LM Insurance Corporation v. Folse et al, No. 3:2017cv00020 - Document 30 (M.D. La. 2017)

Court Description: ORDER granting in part and denying in part 18 Motion to Compel; granting in part 21 Motion to Quash or for Protective Order to the extent it seeks a protective order quashing the subpoena issued by Liberty. The subpoena is quashed.Signed by Magistrate Judge Richard L. Bourgeois, Jr. on 8/23/2017. (KAH)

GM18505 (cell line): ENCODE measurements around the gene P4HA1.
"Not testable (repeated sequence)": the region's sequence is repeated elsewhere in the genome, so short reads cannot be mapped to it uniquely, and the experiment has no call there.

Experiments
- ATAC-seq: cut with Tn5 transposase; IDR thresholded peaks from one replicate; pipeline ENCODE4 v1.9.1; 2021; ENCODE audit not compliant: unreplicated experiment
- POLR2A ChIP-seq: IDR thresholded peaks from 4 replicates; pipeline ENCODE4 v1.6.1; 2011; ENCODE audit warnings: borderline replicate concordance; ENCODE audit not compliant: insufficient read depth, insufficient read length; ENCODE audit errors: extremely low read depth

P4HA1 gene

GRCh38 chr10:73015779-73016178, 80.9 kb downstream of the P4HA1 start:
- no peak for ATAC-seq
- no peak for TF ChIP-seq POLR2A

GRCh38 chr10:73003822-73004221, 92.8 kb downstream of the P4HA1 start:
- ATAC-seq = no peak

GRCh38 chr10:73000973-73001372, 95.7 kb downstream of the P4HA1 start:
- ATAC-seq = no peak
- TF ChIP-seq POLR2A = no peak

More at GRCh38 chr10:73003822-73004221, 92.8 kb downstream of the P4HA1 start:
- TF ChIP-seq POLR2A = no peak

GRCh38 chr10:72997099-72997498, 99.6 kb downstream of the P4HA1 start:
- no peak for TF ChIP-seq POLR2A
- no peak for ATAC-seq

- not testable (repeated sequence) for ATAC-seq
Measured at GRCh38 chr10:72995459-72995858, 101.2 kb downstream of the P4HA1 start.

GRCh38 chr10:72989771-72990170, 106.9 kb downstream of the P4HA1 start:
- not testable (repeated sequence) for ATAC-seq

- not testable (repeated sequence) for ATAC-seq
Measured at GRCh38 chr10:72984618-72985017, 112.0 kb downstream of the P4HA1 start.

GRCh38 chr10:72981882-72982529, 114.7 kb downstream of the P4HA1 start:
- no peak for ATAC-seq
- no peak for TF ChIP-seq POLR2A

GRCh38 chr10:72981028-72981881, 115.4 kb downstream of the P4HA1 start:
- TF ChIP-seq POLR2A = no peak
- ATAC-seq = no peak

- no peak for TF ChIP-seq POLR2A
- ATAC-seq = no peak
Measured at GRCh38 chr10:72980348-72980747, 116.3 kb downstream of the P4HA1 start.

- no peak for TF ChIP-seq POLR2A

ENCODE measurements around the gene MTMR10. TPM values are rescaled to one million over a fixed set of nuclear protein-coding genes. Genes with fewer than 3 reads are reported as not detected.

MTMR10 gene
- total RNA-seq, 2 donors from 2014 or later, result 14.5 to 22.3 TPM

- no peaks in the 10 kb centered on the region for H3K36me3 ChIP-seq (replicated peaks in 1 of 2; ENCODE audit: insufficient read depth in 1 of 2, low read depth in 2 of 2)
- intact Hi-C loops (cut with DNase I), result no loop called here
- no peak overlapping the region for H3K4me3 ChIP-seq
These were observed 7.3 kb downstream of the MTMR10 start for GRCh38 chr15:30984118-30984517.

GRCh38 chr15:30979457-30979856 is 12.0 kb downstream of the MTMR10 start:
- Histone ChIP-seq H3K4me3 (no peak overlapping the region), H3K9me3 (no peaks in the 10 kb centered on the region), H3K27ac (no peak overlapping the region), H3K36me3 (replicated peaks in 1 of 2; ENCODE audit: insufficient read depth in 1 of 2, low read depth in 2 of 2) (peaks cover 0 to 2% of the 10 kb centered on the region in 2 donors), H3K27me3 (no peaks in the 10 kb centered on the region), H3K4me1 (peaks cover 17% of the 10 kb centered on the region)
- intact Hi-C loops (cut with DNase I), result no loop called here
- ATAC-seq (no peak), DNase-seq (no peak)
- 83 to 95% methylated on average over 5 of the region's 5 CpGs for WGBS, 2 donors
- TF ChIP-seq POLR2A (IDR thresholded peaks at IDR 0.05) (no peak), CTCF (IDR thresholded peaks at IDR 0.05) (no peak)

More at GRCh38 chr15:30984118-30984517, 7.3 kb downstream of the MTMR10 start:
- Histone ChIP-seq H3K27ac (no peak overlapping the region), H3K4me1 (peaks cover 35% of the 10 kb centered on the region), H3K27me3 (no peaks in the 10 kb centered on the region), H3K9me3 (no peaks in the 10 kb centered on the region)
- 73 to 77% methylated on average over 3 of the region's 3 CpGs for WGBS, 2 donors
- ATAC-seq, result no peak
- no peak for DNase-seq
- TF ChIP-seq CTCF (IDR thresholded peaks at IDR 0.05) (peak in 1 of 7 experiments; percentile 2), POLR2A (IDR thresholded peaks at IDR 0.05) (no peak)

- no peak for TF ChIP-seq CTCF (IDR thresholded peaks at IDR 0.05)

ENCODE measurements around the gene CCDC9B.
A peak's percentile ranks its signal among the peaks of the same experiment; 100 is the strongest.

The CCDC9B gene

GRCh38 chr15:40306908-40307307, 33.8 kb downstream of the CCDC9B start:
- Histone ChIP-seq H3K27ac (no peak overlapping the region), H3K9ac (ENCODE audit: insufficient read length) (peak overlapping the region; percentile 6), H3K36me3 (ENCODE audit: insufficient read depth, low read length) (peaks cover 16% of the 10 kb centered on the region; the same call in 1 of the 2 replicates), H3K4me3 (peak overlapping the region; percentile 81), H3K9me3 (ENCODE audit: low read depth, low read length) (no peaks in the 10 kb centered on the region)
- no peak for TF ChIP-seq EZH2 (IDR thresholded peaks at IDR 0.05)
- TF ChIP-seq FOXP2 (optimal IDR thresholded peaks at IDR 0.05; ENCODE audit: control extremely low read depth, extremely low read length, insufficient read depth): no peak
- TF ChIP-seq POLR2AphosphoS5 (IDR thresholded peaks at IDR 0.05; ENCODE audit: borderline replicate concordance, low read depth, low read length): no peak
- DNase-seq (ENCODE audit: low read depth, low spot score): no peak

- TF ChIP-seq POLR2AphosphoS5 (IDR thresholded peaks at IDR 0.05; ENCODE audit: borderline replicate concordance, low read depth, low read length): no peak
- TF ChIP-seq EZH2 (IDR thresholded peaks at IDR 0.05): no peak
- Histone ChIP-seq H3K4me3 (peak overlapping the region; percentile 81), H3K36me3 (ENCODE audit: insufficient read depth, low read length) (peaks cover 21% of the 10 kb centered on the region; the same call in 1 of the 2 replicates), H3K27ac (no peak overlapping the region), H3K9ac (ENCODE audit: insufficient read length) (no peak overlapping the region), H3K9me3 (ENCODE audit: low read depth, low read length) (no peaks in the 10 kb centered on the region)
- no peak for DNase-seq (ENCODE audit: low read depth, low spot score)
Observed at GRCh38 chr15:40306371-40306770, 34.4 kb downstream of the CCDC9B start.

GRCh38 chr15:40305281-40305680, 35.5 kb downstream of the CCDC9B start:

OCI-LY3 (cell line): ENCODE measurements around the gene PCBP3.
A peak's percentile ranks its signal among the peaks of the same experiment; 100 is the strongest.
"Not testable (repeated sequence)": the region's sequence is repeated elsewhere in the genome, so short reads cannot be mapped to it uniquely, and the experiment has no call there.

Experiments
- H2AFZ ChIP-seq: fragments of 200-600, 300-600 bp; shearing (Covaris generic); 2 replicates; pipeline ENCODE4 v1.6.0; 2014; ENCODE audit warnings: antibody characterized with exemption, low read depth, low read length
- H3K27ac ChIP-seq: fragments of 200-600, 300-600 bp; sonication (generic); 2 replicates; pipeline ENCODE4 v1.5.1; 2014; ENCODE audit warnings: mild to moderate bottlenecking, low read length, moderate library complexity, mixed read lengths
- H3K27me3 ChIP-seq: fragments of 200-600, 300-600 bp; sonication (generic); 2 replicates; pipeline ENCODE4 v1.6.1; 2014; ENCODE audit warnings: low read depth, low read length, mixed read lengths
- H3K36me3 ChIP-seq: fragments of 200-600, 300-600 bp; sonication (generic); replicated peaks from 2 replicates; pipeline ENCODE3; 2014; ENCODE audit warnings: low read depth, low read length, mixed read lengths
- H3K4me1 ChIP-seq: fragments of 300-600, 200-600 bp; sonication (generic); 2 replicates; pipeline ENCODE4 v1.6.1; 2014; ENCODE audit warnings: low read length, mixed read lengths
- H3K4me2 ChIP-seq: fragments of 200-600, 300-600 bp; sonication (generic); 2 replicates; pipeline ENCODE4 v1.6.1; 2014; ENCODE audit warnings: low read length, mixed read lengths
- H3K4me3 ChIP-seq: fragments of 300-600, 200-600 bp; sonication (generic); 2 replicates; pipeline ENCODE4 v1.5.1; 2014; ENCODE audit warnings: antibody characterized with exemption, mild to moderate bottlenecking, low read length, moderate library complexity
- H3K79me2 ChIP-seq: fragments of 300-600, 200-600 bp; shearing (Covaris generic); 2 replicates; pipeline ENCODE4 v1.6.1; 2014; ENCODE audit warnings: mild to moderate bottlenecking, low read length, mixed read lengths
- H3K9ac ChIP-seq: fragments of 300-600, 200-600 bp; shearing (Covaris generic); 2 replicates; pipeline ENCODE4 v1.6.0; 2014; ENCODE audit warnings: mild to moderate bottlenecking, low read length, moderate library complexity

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LM Insurance Corporation v. Folse et al Doc. 30 UNITED STATES DISTRICT COURT MIDDLE DISTRICT OF LOUISIANA LM INSURANCE CORPORATION CIVIL ACTION VERSUS NO. 17-20-BAJ-RLB SCOTT FOLSE, ET AL. ORDER Before the Court is LM Insurance Corporation and Liberty Mutual Fire Insurance Company’s (collectively, “Liberty”) Motion to Compel DMI to Produce Settlement Agreement and Related Documents (R. Doc. 18) filed on July 5, 2017. The motion is opposed. (R. Doc. 25). Liberty has filed a Reply. (R. Doc. 29). Also before the Court is Hymel Davis & Peterson L.L.C.’s (“Hymel”) Motion to Quash Subpoena to Hymel Davis & Peterson L.L.C. or for Protective Order (R. Doc. 21) filed on July 13, 2017. The motion is opposed. (R. Doc. 24). DMI has filed a memorandum in support of the Motion. (R. Doc. 25). Because the foregoing motions concern the same documents sought in discovery, the Court considers them together. I. Background and Procedural History Liberty brings this action for declaratory relief against defendants Scott Folse, DMI Contractors, Inc., and DMI Pipe Fabricators, L.L.C. (collectively, “DMI”) arising from DMI’s claim for reimbursement for a settlement of claims asserted against them in the underlying lawsuits of Powko Industries, L.L.C. v. Folse, et al., M.D. La. No. 3:15-cv-388-BAJ-SCR (“the Federal Lawsuit”) and Powko Industries, L.L.C. v. DMI Contractors, Inc. and DMI Pipe Dockets.Justia.com Fabrication, L.L.C., 19th Judicial District Court No. 629238 (“the State Lawsuit”). (R. Doc. 1; R. Doc. 16 “Am. Compl.”). Liberty seeks declaratory relief regarding its obligations under four consecutive Commercial General Liability and Umbrella Excess Liability policies issued to DMI Contractors, effective for one-year terms from October 30, 2009 to October 30, 2013, and to which DMI Pipe was subsequently added as an additional named insured (the “Policies”). (Am. Compl. ¶¶ 7, 15). Liberty alleges that on or about October 30, 2015, Powko Industries, L.L.C., which was represented by Hymel in the underlying litigation, settled its claims in the State and Federal Lawsuits in exchange for payment of $1.5 million. (Am. Compl. ¶ 40). DMI denies that allegation, asserting that “Powko agreed to general terms of a settlement with [DMI] on November 2, 2015, [but] the terms of that settlement continued to be negotiated up to December 8, 2015 when formal settlement documents were executed.” (R. Doc. 17 at 8). DMI’s initial disclosures in this action provide that pursuant to certain settlement documents, DMI paid Powko the amount of “$1,500,000 together with attorneys fees” incurred in the underlying State and Federal Lawsuit. (R. Doc. 18-2 at 6). DMI further asserts in its initial disclosures that it had in its possession, custody or control the “Settlement Documents executed on December 8, 2015,” which “support its defenses and/or claims in this matter.” (R. Doc. 18-2 at 6). On November 15, 2015, Liberty informed DMI that it was denying coverage for the settlement to the extent the settled claims in the Federal Lawsuit were not covered by the Policies, and that it was denying coverage for the settled claims in the State Lawsuit because DMI had never tendered the State Lawsuit for coverage. (Am. Compl. ¶ 41; R. Doc. 17, “Am. Ans.,” ¶ 41). 2 On January 11, 2017, Liberty removed the State Lawsuit on the basis that DMI filed a Third Party Demand against Liberty, conferring diversity jurisdiction over the action. See Powko Industries, L.L.C. v. DMI Contractors, Inc. et al., No. 17-cv-19-BAJ-EWD (M.D. La.). That same day, Liberty filed the instant action for declaratory relief. (R. Doc. 1). The Court remanded the State Lawsuit on the basis that DMI did not obtain leave of court to file the Third Party Demand. See Powko Industries, No. 17-cv-19, ECF Nos. 19, 20. On July 17, 2017, Liberty again removed the State Lawsuit, this time on the basis that the State Court judge signed an order permitting DMI to file the Third Party Demand against Liberty. See Powko Industries, L.L.C. v. DMI Contractors, Inc. et al., No. 17-cv-458-BAJ-RLB (M.D. La.).1 In the Third Party Demand, DMI asserts that in accordance with its agreement to defend the Defendants in the Federal Lawsuit pursuant to a reservation of rights, Liberty assigned the defense to the attorney Richard G. Duplantier, Jr. (“Duplantier”). (R. Doc. 18-2 at 2). DMI further asserts that a mediation was conducted on October 23, 2015, and that through Duplantier, Liberty refused to contribute to the settlement or pay any expenses of the mediator. (R. Doc. 18-2 at 2). DMI further asserts that on November 2, 2015, all of the parties, with the exception of Liberty, agreed to a settlement framework. (R. Doc. 18-2 at 2). DMI seeks recovery from Liberty for alleged bad faith breach of the duty to defend and settle the claims in the State Lawsuit. (R. Doc. 18-2 at 3-4). In the instant action, Liberty seeks declarations (1) that it does not owe a duty to DMI in the State Lawsuit under the Policies; (2) that the Policies do not cover the $1.5 million settlement with regard to either the State Lawsuit or Federal Lawsuit, and that Liberty has no duty to 1 On August 8, 2017, DMI filed a motion to remand the State Lawsuit a second time. See Powko Industries, L.L.C., No. 17-cv-458, ECF. No. 7. 3 indemnify DMI for the settlement; and (3) that DMI’s bad faith claims against Liberty are prescribed. (R. Doc. 16 at 14-18). On June 26, 2017, Liberty served Hymel, a non-party to this action, with a subpoena for documents seeking production in New Orleans, Louisiana, by July 14, 2017. (R. Doc. 21-2 at 1). The subpoena seeks documents reflecting Hymel’s communications with DMI, Chad Rousse (another defendant in the underlying lawsuits), and their attorneys (L. Loren Kleinpeter, James R. Chastain, Jr., and Richard Duplantier) concerning the claims asserted in the State Lawsuit and/or Federal Lawsuit; the settlement of the State Lawsuit and/or Federal Lawsuit; coverage for the claims asserted in the lawsuits or settlement of the lawsuits; a copy of the memorandum of settlement agreement; the final executed settlement agreement; all documents reflecting any payment to Powko in connection with the settlement; and all documents reflecting communications between Hymel and DMI and/or Ms. Kleinpeter concerning the Third Party Demand and the instant declaratory judgment action. (R. Doc. 21-2 at 3-4). Liberty specifically states in the subpoena that it is not seeking the production of “any documents subject to the attorney-client privilege or the work product doctrine.” (R. Doc. 21-2 at 3-4). On June 28, 2017, DMI provided responses to Liberty’s First Set of Requests for Admission, Interrogatories and Request for Production of Documents propounded in the instant action. (R. Doc. 18-2 at 8-23).2 Liberty’s Request for Production No. 1 seeks production of the final executed settlement agreement between DMI and Powko. (R. Doc. 18-2 at 18). Liberty’s Request for Production No. 6 seeks production of all documents related to the payments by DMI to Powko in connection with the settlement. (R. Doc. 18-2 at 19). DMI objected to the foregoing requests for production on the basis that they did not seek relevant information. (R. Doc. 18-2 at 2 The parties do not identify when these discovery requests were propounded. 4 18, 20). Liberty now seeks an order compelling DMI to produce the settlement agreement and the documents reflecting the payment of the settlement, as sought through Requests for Production Nos. 1 and 6, as well as recovery of its reasonable expenses for bringing the instant motion. (R. Doc. 18). Hymel seeks an order quashing the subpoena served by Liberty. (R. Doc. 21). Hymel represents that the “settlement agreement contains a confidentiality provision, requiring Powko to keep the terms and conditions of the agreement confidential” and disclosure of “[d]ocuments reflecting sums paid would obviously partially disclose the terms of the settlement agreement.” (R. Doc. 21-1 at 2). Hymel is concerned that it will breach the confidentiality provision of the settlement agreement if it produces the requested documents absent a court order. (R. Doc. 21-2 at 3). Furthermore, Hymel represents that “most if not all of the documents may be obtained from parties to the instant lawsuit, rather than [Hymel].” (R. Doc. 21-2 at 3). Hymel does not argue that the documents sought are not relevant to the instant lawsuit or otherwise fall outside of the general scope of discovery. In opposition to Liberty’s motion, and in support of Hymel’s motion, DMI argues that the settlement agreement and related documents sought by Liberty are not relevant to any party’s claim or defense in this lawsuit because (1) DMI has not asserted a counterclaim against Liberty in this lawsuit and (2) DMI’s Third Party Demand filed in the State Lawsuit (now pending in federal court) is not a pleading in this lawsuit. (R. Doc. 25 at 3-4). DMI further argues that for the Court to adjudicate Liberty’s claims for declaratory relief in this lawsuit, “it does not matter if the Powko claims have been settled or not, nor if settled, for what sum.” (R. Doc. 25 at 4). 5 II. Law and Analysis A. Liberty’s Motion to Compel “Unless otherwise limited by court order, the scope of discovery is as follows: Parties may obtain discovery regarding any nonprivileged matter that is relevant to any party’s claim or defense and proportional to the needs of the case, considering the importance of the issues at stake in the action, the amount in controversy, the parties’ relative access to relevant information, the parties’ resources, the importance of the discovery in resolving the issues, and whether the burden or expense of the proposed discovery outweighs its likely benefit. Information within this scope of discovery need not be admissible in evidence to be discoverable.” Fed. R. Civ. P. 26(b)(1). The court must limit the frequency or extent of discovery if it determines that: “(i) the discovery sought is unreasonably cumulative or duplicative, or can be obtained from some other source that is more convenient, less burdensome, or less expensive; (ii) the party seeking discovery has had ample opportunity to obtain the information by discovery in the action; or (iii) the proposed discovery is outside the scope permitted by Rule 26(b)(1).” Fed. R. Civ. P. 26(b)(2)(C). “The court may, for good cause, issue an order to protect a party or person from annoyance, embarrassment, oppression, or undue burden or expense.” Fed. R. Civ. P. 26(c)(1). Rule 26(c)’s “good cause” requirement indicates that the party seeking a protective order has the burden “to show the necessity of its issuance, which contemplates a particular and specific demonstration of fact as distinguished from stereotyped and conclusory statements.” In re Terra Int'l, Inc., 134 F.3d 302, 306 (5th Cir. 1998) (quoting United States v. Garrett, 571 F.2d 1323, 1326 n.3 (5th Cir. 1978)). 6 The requests for production and responses at issue are as follows: Request for Production No. 1 The final executed settlement agreement between [DMI] and Powko Industries, Inc. Response to Request for Production No. 1 Respondents object to the information requested in this Request for Production. No counter claim or other claim has been made by Respondents against [Liberty] in this litigation for damages. The document sought to be produced in this Request for Production has no relevance to any matter at issue in this litigation, nor is it likely to lead to the discovery of any materials relevant to the issue of insurance coverage which is the subject of [Liberty’s] declaratory judgment action. Request for Production No. 6 All documents related to any payment by you of any amount to Powko Industries, LLC or its members in connection with the settlement of the State and Federal Lawsuits. Response to Request for Production No. 6 Respondents object to the information requested in this Request for Production. No counter claim or other claim has been made by Respondents against [Liberty] in this litigation for damages. The documents sought to be produced in this Request for Production have no relevance to any matter at issue in this litigation, nor is it likely to lead to the discovery of any materials relevant to the issue of insurance coverage which is the subject of [Liberty’s] declaratory judgment action. (R. Doc. 18-2 at 18-20). Having reviewed the pleadings in this action, the Court concludes that the information sought – the settlement agreement for the claims in the underlying litigation and documents regarding payments made under that settlement agreement – are relevant to Liberty’s claims in this lawsuit and otherwise fall within the scope of discovery.3 Liberty seeks declarations (1) that it does not owe a duty to DMI in the State Lawsuit under the Policies; (2) that the Policies do not cover the $1.5 million settlement with regard to 3 The Court makes no finding regarding the extent to which any additional documents sought by Liberty through third-party discovery, or through discovery requests other than Request for Productions Nos. 1 and 6, fall within the scope of discovery. 7 either the State Lawsuit or Federal Lawsuit, and that Liberty has no duty to indemnify DMI for the settlement; and (3) that DMI’s bad faith claims against Liberty are prescribed. (R. Doc. 16 at 14-18). Liberty specifically asserts that the Policies “do not cover the parties’ $1.5 million settlement of the claims asserted in the State and Federal Lawsuits for several reasons,” including that the settled claims were not for “damages because of ‘personal and advertising injury’” as defined in the Policies; certain entities covered in the settlement are not insured by the Policies; several exclusions bar coverage for the parties’ settlement; and the settlement may not be covered to the extent it resolved claims for punitive, exemplary, or treble damages. (Am. Compl. ¶¶ 51-55). Liberty’s claims are not limited to an abstract determination regarding whether it had a duty to defend, indemnify, and/or settle with regard to the underlying State Lawsuit and Federal Lawsuit. Liberty specifically challenges whether it has any duties with regard to the settlement agreement actually entered by the parties to the underlying lawsuits. That settlement agreement and the related documents sought from DMI are relevant to Liberty’s claims in this lawsuit. Indeed, in its initial disclosures in this action, DMI disclosed the amount of the underlying settlement and provides that it has in its possession, custody or control the “Settlement Documents executed on December 8, 2015,” which “support its defenses and/or claims in this matter.” (R. Doc. 18-2 at 6). While DMI may have intended for that disclosure to be limited to the removed State Lawsuit, the disclosure was properly made in this action because the Settlement Agreement and related documents are relevant to Liberty’s claims. Based on the foregoing, the Court will require DMI to produce the documents requested. Given the purported confidential nature of the documents, however, the Court will require the parties to meet and confer for the purpose of filing a motion for leave for entry of a protective 8 order governing confidential information to be exchanged in this lawsuit, including the documents at issue in this Order, prior to the exchange of additional documents in this action. The Court will deny Liberty’s motion in part as it seeks an order requiring production without the presence of an appropriate protective order governing the exchange of confidential information. Where the Court denies a motion to compel in part, it Court “may, after giving an opportunity to be heard, apportion the reasonable expenses for the motion.” Fed. R. Civ. P. 37(a)(5)(C). Having considered the record as a whole, and the relief provided by the instant Order, the Court concludes that the parties must bear their own costs related to the instant motion. B. Hymel’s Motion to Quash or for Protective Order Rule 45 governs the issuance of subpoenas to obtain discovery from non-parties. The party issuing the subpoena “must take reasonable steps to avoid imposing undue burden or expense on a person subject to the subpoena.” Fed. R. Civ. P. 45(d)(1). On timely motion, the court must quash or modify a subpoena if it requires disclosure of privileged or other protected matter, or otherwise subjects the subpoenaed person to undue burden. Fed. R. Civ. P. 45(d)(3)(A)(iii)-(iv). The moving party has the burden of demonstrating that compliance with the subpoena would be unduly burdensome. See Wiwa v. Royal Dutch Petroleum Co., 392 F.3d 812, 818 (5th Cir. 2004). Rule 45 further provides “the court for the district where compliance is required” the authority to quash or modify a subpoena. Fed. R. Civ. P. 45(d)(3)(A); see also Fed. R. Civ. P. 45(g) (“The court for the district where compliance is required—and also, after a motion is transferred, the issuing court—may hold in contempt a person who, having been served, fails without adequate excuse to obey the subpoena or an order related to it.”). Because compliance 9 for the subpoena is sought in New Orleans, the U.S. District Court for the Eastern District of Louisiana is the appropriate court to seek relief pursuant to Rule 45. Of course, any subpoenarelated motion in the Eastern District could ultimately be transferred to the Middle District, which is the court where the action is pending, particularly if the person subject to the subpoena consents. See Fed. R. Civ. P. 45(f). While the relief sought pursuant to Rule 45 is not appropriately before this Court, the Court will consider the motion on the merits because it seeks a protective order pursuant to Rule 26(c)(1). Rule 26(c)(1) provides that “any person from whom discovery is sought may move for a protective order in the court where the action is pending . . . to protect a party or person from annoyance, embarrassment, oppression, or undue burden or expense.” Fed. R. Civ. P. 26(c)(1). The relief sought by Hymel pursuant to Rule 26(c)(1) is properly before this Court. As discussed above, the Court will require DMI to produce documents responsive to Liberty’s Request for Production Nos. 1 and 6. It appears that the production of documents by DMI will obviate the need for any documents regarding the settlement of the underlying actions to be produced by Hymel or any other non-party law firm. Accordingly, to prevent undue burden or expense to Hymel, the Court finds it appropriate to issue a protective order providing that Hymel need not provide any documents responsive to the subpoena at issue. If, however, after the production of documents by DMI, Liberty can make the proper showing that additional documents within the scope of discovery are not in DMI’s possession, custody, or control, but are in Hymel’s possession, custody, or control, then nothing in this Order shall preclude Liberty from issuing a second subpoena seeking such documents from Hymel. 10 III. Conclusion Based on the foregoing, IT IS ORDERED that Liberty’s Motion to Compel (R. Doc. 18) is GRANTED in part and DENIED in part. The parties shall meet-and-confer within 7 days of the date of this Order regarding the entry of a non-sharing confidentiality agreement and/or a motion for leave for entry of a protective order regarding the information to be produced in response to Request for Production Nos. 1 and 6. DMI shall produce all documents in its possession, custody, or control responsive to Request for Production Nos. 1 and 6 within 7 days of execution of the entry of a protective order by the Court governing the exchange of confidential information in this action. IT IS ORDERED that Hymel’s Motion to Quash or for Protective Order (R. Doc. 21) is GRANTED to the extent it seeks a protective order quashing the subpoena issued by Liberty. The subpoena (R. Doc. 21-2) is quashed. Signed in Baton Rouge, Louisiana, on August 23, 2017. S RICHARD L. BOURGEOIS, JR. UNITED STATES MAGISTRATE JUDGE 11